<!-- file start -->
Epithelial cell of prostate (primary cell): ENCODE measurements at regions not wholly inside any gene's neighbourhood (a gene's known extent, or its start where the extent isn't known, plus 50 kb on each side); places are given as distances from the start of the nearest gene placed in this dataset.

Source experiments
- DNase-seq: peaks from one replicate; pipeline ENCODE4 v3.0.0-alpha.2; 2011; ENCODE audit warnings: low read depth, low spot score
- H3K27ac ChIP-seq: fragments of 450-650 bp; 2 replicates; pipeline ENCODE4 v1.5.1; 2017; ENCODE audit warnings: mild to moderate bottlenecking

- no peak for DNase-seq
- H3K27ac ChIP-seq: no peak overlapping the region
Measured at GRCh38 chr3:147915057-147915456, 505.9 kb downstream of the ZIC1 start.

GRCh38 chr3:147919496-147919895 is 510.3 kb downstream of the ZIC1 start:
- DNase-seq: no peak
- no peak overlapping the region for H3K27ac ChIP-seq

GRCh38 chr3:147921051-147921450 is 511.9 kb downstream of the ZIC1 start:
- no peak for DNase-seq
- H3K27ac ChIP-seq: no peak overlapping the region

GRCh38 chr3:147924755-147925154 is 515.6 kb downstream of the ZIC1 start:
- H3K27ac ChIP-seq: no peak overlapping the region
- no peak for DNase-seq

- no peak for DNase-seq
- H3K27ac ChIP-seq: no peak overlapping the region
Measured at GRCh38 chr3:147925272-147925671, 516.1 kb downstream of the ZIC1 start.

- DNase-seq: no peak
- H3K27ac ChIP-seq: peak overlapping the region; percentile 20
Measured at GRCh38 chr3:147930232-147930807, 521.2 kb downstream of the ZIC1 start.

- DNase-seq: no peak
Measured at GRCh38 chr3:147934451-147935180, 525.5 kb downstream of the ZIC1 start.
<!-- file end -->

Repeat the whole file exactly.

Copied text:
Epithelial cell of prostate (primary cell): ENCODE measurements at regions not wholly inside any gene's neighbourhood (a gene's known extent, or its start where the extent isn't known, plus 50 kb on each side); places are given as distances from the start of the nearest gene placed in this dataset.

Source experiments
- DNase-seq: peaks from one replicate; pipeline ENCODE4 v3.0.0-alpha.2; 2011; ENCODE audit warnings: low read depth, low spot score
- H3K27ac ChIP-seq: fragments of 450-650 bp; 2 replicates; pipeline ENCODE4 v1.5.1; 2017; ENCODE audit warnings: mild to moderate bottlenecking

- no peak for DNase-seq
- H3K27ac ChIP-seq: no peak overlapping the region
Measured at GRCh38 chr3:147915057-147915456, 505.9 kb downstream of the ZIC1 start.

GRCh38 chr3:147919496-147919895 is 510.3 kb downstream of the ZIC1 start:
- DNase-seq: no peak
- no peak overlapping the region for H3K27ac ChIP-seq

GRCh38 chr3:147921051-147921450 is 511.9 kb downstream of the ZIC1 start:
- no peak for DNase-seq
- H3K27ac ChIP-seq: no peak overlapping the region

GRCh38 chr3:147924755-147925154 is 515.6 kb downstream of the ZIC1 start:
- H3K27ac ChIP-seq: no peak overlapping the region
- no peak for DNase-seq

- no peak for DNase-seq
- H3K27ac ChIP-seq: no peak overlapping the region
Measured at GRCh38 chr3:147925272-147925671, 516.1 kb downstream of the ZIC1 start.

- DNase-seq: no peak
- H3K27ac ChIP-seq: peak overlapping the region; percentile 20
Measured at GRCh38 chr3:147930232-147930807, 521.2 kb downstream of the ZIC1 start.

- DNase-seq: no peak
Measured at GRCh38 chr3:147934451-147935180, 525.5 kb downstream of the ZIC1 start.